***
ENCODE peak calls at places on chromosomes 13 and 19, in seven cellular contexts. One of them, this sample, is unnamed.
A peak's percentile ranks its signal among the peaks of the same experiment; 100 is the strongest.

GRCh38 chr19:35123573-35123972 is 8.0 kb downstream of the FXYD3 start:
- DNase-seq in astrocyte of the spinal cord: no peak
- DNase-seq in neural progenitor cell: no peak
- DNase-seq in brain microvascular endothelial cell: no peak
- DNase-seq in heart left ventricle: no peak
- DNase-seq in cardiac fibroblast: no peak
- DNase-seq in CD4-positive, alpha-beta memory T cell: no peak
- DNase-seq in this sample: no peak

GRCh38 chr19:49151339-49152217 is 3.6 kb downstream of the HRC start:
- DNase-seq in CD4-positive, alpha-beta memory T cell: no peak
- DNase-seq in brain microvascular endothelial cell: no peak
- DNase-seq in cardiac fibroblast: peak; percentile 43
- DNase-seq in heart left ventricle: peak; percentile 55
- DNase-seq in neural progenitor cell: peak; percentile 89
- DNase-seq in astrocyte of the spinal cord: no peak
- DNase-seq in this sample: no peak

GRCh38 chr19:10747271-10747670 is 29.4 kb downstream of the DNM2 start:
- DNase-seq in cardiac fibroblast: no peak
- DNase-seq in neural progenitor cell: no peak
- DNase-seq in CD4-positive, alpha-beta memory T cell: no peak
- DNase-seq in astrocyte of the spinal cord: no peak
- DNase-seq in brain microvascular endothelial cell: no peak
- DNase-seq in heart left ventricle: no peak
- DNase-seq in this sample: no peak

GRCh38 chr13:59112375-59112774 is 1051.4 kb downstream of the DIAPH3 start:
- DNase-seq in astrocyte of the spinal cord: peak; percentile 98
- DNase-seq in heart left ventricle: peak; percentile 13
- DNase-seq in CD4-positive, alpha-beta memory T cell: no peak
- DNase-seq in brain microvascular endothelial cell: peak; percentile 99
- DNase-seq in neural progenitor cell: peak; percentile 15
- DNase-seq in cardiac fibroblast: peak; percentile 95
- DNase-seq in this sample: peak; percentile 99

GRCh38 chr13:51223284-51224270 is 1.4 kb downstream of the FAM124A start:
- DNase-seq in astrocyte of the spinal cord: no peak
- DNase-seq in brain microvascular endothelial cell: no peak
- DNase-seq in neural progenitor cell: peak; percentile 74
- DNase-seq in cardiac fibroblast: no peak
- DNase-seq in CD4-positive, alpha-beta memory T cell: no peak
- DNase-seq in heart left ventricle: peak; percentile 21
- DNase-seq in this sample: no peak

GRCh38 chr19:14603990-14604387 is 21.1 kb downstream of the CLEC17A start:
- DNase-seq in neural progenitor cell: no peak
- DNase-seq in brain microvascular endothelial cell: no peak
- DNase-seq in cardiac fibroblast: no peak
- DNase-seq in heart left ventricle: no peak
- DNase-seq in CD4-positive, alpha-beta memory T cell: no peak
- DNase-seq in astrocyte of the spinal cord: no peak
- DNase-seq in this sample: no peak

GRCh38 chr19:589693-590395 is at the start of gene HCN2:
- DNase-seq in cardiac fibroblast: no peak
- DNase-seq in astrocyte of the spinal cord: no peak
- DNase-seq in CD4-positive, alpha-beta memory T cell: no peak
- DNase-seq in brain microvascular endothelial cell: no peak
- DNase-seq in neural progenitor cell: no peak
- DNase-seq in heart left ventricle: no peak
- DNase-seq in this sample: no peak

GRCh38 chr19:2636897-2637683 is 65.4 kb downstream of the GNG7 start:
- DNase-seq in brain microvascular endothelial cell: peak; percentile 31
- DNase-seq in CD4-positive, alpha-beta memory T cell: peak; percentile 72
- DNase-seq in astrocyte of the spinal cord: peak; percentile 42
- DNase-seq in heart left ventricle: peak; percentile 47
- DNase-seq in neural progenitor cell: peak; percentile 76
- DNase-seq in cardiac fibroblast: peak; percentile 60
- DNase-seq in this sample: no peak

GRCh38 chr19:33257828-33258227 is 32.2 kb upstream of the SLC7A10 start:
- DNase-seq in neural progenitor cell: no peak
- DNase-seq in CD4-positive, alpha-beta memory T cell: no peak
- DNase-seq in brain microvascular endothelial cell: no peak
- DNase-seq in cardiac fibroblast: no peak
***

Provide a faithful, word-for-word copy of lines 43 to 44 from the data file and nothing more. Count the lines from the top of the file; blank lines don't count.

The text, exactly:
GRCh38 chr19:14603990-14604387 is 21.1 kb downstream of the CLEC17A start:
- DNase-seq in neural progenitor cell: no peak